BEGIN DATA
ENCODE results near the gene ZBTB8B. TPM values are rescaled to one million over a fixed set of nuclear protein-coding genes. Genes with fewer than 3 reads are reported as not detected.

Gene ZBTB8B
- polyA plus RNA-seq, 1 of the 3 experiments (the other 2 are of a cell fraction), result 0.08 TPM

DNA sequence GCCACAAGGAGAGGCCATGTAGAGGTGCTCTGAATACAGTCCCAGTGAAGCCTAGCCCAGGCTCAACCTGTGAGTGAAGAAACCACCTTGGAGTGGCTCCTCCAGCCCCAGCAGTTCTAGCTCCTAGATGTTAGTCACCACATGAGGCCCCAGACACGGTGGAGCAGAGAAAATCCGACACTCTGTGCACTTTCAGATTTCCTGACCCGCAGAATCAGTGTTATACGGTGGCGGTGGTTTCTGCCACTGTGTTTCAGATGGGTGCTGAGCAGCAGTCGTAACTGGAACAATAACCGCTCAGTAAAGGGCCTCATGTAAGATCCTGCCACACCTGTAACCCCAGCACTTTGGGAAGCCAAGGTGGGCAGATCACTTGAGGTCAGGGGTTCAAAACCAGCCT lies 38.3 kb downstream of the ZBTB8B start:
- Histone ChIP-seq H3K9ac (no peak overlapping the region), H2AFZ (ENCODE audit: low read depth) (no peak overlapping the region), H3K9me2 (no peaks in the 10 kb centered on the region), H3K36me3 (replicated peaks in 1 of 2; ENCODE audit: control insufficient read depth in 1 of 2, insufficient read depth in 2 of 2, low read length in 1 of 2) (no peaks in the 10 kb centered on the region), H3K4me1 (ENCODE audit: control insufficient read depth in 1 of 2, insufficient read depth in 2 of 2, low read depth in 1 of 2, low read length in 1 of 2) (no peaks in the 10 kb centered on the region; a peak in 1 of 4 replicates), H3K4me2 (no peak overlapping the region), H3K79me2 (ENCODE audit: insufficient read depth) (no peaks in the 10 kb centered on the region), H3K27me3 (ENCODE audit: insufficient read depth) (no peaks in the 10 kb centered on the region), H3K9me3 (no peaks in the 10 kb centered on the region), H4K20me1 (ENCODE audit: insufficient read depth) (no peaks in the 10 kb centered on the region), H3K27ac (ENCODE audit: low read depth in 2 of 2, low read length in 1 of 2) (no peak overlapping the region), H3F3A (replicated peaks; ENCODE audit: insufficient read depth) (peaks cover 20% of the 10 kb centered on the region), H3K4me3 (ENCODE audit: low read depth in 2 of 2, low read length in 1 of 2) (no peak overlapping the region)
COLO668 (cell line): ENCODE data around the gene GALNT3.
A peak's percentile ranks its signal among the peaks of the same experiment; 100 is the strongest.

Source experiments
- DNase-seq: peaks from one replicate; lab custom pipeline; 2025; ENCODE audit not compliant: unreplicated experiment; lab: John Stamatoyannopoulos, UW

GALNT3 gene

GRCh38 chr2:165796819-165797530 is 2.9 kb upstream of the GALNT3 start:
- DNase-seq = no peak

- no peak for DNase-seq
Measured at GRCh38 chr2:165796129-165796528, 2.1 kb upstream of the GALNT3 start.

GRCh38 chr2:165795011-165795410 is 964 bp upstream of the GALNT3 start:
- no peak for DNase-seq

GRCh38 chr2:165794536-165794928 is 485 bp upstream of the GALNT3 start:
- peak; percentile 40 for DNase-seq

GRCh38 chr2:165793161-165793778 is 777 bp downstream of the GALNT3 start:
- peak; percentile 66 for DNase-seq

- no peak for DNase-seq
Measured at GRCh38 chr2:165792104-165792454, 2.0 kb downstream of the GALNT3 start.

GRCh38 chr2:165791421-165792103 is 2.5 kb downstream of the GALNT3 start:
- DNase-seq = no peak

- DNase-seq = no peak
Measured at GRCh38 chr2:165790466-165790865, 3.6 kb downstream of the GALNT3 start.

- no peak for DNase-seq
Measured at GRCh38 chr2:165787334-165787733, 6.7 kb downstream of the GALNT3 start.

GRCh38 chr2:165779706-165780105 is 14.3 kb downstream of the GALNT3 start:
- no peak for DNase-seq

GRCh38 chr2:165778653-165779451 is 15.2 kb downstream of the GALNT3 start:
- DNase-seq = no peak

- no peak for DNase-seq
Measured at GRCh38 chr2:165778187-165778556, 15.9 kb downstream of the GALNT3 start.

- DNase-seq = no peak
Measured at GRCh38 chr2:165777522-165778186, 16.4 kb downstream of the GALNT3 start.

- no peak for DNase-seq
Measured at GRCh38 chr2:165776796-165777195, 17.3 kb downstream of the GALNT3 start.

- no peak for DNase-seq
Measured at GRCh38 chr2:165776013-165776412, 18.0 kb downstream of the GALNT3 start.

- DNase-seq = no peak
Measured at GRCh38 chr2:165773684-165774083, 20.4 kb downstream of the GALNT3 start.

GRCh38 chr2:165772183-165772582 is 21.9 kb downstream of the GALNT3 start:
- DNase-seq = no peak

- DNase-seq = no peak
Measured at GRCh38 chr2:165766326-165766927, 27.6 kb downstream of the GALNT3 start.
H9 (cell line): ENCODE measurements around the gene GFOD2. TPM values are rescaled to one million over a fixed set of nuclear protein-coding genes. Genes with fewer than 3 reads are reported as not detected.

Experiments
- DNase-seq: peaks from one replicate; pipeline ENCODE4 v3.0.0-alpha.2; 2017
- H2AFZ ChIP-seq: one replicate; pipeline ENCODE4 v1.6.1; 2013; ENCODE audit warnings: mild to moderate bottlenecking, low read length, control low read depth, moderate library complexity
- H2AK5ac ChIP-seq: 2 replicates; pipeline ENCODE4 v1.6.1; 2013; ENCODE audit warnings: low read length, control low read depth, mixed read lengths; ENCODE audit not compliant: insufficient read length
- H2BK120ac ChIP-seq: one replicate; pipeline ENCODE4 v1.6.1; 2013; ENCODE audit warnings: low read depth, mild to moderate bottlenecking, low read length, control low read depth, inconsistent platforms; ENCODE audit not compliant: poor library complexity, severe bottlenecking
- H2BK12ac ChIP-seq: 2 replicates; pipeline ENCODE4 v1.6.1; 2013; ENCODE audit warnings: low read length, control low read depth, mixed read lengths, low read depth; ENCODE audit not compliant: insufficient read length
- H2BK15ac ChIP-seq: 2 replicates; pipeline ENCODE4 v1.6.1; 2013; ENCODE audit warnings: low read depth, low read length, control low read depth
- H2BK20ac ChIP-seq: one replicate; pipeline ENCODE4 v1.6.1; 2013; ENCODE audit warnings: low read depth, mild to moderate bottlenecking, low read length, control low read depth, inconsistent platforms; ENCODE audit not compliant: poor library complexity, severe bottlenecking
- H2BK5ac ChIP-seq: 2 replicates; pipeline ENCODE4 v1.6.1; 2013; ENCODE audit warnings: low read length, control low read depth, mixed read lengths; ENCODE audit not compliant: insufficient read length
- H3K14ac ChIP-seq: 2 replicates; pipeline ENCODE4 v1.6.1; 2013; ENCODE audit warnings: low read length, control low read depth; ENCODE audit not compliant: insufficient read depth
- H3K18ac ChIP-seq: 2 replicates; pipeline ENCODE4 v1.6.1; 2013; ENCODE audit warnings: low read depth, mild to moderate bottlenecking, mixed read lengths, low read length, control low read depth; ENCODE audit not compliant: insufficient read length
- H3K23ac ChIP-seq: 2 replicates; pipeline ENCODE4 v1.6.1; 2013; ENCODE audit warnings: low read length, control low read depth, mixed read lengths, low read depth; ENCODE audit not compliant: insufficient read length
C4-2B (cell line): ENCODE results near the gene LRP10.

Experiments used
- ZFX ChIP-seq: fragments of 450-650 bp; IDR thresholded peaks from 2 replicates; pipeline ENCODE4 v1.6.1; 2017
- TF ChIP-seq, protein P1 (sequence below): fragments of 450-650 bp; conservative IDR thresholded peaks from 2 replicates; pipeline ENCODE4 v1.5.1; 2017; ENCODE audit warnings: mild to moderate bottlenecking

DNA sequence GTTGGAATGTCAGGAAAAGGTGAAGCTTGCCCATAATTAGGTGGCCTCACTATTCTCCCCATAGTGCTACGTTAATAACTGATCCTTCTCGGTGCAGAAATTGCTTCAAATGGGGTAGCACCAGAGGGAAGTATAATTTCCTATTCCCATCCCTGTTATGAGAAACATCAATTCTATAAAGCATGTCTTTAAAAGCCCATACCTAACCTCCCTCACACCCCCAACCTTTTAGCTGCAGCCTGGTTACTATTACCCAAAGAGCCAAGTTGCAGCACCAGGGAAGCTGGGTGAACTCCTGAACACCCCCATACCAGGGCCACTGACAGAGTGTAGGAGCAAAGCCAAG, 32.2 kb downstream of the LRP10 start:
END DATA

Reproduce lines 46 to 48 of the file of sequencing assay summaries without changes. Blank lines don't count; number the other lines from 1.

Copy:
Measured at GRCh38 chr2:165766326-165766927, 27.6 kb downstream of the GALNT3 start.
H9 (cell line): ENCODE measurements around the gene GFOD2. TPM values are rescaled to one million over a fixed set of nuclear protein-coding genes. Genes with fewer than 3 reads are reported as not detected.

Experiments